A Brief History of the Clarinet

Invented by Johann Christoph Denner in About 1690

Clarinetists and bassoonists performing in orchestra, side view
Michael Blann/ Iconica/ Getty Images

Most musical instruments evolve into their present form over many centuries—so gradually that it is hard to pinpoint a date they were invented. This is not the case with the clarinet, a tube-shaped single-reed instrument with a bell-shaped end.  Although the clarinet has seen a series of improvements over the last few hundred years, its invention in around 1690 by Johann Christoph Denner, of Nuremburg, Germany, produced an instrument very similar to the one we know today.

The Invention

Although Denner based the clarinet on an earlier instrument called the chalumeau, his new instrument made such important changes that it really could not be called an evolution. With the help of his son, Jacob, Denner added two finger keys to a chalumeau—which at the time looked much like a modern day recorder, though with a single-reed mouthpiece. The addition of two keys might sound like a small improvement, but it made an enormous difference by increasing the musical range of the instrument more than two octaves. Denner also created a better mouthpiece and improved the bell shape at the end of the instrument. 

The name of the new instrument was coined shortly thereafter, and although there are different theories about the name, most likely it was named because its sound from a distance was somewhat similar to an early form of trumpet. (Clarinetto is an Italian word for "little trumpet.")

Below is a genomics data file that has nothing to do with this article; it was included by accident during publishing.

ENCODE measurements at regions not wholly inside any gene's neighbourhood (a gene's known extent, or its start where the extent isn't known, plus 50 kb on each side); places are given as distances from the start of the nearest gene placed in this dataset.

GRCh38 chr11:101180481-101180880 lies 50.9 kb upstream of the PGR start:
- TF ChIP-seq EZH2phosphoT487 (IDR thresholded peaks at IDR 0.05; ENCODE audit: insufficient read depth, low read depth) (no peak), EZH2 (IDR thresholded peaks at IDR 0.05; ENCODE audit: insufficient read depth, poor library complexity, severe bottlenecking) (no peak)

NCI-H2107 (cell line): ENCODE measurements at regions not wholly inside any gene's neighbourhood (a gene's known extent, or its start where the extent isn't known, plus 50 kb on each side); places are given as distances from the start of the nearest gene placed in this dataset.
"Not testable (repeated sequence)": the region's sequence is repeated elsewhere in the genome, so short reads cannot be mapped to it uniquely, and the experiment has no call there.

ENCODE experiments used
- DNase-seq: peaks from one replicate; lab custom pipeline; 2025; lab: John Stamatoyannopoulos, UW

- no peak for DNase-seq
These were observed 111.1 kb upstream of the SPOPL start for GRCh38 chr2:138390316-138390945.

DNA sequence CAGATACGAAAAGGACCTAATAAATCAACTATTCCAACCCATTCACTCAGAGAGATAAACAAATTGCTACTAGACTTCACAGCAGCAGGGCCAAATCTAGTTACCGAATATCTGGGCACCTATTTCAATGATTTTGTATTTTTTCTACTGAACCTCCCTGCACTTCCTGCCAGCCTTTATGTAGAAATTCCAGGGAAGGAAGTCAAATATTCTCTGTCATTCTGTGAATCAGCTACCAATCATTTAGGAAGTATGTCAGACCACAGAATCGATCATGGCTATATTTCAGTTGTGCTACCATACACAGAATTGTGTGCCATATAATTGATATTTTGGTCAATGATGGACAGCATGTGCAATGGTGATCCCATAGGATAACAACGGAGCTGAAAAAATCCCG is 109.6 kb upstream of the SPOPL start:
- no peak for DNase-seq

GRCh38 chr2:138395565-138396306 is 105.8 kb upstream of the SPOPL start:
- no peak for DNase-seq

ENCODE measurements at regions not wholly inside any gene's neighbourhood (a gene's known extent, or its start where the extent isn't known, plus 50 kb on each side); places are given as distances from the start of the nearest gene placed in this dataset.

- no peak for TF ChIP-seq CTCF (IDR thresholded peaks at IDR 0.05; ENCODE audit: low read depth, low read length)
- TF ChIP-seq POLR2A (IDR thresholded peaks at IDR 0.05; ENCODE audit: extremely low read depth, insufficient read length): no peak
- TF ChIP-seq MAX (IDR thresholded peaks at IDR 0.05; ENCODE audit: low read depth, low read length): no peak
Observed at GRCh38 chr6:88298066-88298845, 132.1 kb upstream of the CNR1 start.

The new clarinet with its improved range and interesting sound quickly replaced the chalumeau in orchestral arrangements. Mozart (d. 1791) wrote several pieces for the clarinet, and by the time of Beethoven's prime years (1800 to 1820), the clarinet was a standard instrument in all orchestras. 

Further Improvements

Over time, the clarinet saw the addition of additional keys that improved the range and airtight pads that improved its playability.

In 1812, Iwan Muller created a new type of keypad covered in leather or fish bladder skin. This was a great improvement over felt pads, which leaked air. With this improvement, makers found it possible to increase the number of holes and keys on the instrument. 

In 1843, the clarinet was further improved when Klose adapted the Boehm flute key system to the clarinet. The Boehm system added a series of rings and axles that made fingering easier which greatly helped, given the wide tonal range of the instrument.  

The Clarinet Today

The soprano clarinet is one of the most versatile instruments in modern musical performance, and parts for it are included in classical orchestra pieces, orchestra band compositions, and jazz pieces. It is made in several different keys, including B-flat, E -flat, and A, and it is not uncommon for large orchestras to have all three. It is even sometimes heard in rock music. Sly and the Family Stone, the Beatles, Pink Floyd, Aerosmith, Tom Waits, and Radiohead are some of the acts that have included the clarinet in recordings. 

The modern clarinet entered its most famous period during the big-band jazz era of the 1940s. Eventually, the mellower sound and easier fingering of the saxophone replaced the clarinet in some compositions, but even today, a great many jazz bands feature at least one clarinet.

Famous Clarinet Players

Some clarinet players are names many of us know, either as professionals or well-known amateurs. Among the names you might recognize: 

  • Benny Goodman
  • Arty Shaw
  • Woody Herman
  • Bob Wilbur
  • Woody Allen
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Bellis, Mary. "A Brief History of the Clarinet." ThoughtCo, Jul. 25, 2017, thoughtco.com/history-of-the-clarinet-1991464. Bellis, Mary. (2017, July 25). A Brief History of the Clarinet. Retrieved from https://www.thoughtco.com/history-of-the-clarinet-1991464 Bellis, Mary. "A Brief History of the Clarinet." ThoughtCo. https://www.thoughtco.com/history-of-the-clarinet-1991464 (accessed March 19, 2018).